James Gray (Two Lovers) remembers going to see Walter Murch talking about his groundbreaking sound and editing work on The Conversation. John Landis (An American Werewolf in London) remembers seeing the original King Kong, a "life-changing experience." Allison Anders (Gas Food Lodging) remembers seeing an obscure Bette Davis movie with a packed house. Rian Johnson (Brick) one time just simply walked in without even knowing what was playing (it turned out to be Fellini's And the Ship Sails On). Those four, plus six other directors, shared their feelings with the Los Angeles Times on the uncertain fate of the Los Angeles County Museum of Art, and especially its beloved Bing Theater.
But some of the others aren't in the mood for reminiscing. John Singleton (Boyz N the Hood) says, "seeing a film like How Green Was My Valley and Duel in the Sun on the wide screen is a whole other thing. If TV babies don't understand what cinema is then cinema will become TV. That's the travesty." And Bertrand Tavernier adds, "instead of conceding defeat, we have to mobilize ourselves. Let's bring in students and alert teachers. Culture has a price, it's true. Has someone already calculated how much the absence of culture will cost a country? How much does the death of curiosity cost?"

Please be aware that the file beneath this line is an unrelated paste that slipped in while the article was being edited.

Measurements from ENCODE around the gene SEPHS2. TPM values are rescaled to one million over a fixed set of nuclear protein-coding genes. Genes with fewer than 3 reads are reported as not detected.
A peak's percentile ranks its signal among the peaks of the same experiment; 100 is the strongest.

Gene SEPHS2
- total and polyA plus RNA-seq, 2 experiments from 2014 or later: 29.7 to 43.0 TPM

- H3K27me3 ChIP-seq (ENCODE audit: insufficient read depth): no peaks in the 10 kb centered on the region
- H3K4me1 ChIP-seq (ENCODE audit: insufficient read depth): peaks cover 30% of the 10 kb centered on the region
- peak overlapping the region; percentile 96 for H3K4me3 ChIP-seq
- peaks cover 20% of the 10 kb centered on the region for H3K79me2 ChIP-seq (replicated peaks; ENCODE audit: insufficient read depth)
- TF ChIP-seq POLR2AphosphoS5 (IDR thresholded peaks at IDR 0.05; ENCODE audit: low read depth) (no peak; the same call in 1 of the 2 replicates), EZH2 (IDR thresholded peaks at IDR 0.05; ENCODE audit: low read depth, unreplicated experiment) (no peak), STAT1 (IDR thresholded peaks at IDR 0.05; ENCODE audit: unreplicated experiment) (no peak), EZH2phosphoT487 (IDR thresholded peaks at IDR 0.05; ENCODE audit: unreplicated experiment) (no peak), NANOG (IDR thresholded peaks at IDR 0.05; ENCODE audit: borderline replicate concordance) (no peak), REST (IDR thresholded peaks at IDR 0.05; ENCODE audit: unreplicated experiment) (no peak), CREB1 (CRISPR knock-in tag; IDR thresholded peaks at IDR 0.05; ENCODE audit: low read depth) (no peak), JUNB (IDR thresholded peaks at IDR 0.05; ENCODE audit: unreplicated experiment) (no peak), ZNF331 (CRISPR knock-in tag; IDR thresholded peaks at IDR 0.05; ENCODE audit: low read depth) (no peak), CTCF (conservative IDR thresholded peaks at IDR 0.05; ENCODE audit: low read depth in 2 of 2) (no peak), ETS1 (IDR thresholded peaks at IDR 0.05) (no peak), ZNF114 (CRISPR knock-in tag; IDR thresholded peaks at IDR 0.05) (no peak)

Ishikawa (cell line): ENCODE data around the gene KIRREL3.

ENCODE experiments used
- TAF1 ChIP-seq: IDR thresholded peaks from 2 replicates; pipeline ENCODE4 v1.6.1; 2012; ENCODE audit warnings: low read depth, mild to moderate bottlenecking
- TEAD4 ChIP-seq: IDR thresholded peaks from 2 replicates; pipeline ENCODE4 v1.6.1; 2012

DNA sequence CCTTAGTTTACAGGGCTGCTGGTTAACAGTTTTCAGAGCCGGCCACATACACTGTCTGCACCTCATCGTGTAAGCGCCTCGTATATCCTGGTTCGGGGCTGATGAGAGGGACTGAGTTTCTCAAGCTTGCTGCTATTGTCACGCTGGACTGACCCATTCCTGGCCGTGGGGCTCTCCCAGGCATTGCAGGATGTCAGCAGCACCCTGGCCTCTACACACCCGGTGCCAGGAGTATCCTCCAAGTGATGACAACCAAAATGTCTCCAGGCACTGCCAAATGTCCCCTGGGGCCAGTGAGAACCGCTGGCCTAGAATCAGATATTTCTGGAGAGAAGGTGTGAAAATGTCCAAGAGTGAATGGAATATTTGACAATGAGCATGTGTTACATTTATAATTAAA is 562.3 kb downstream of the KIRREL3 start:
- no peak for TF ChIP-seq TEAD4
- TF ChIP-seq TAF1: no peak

The legendary Roger Corman, who is responsible for launching as many careers as the LACMA, simply had this to say: "LACMA is dedicated to showing art to the people. The only true art form of modern times is motion pictures. If they do not show the only modern art form, they are not showing art." Nuff said.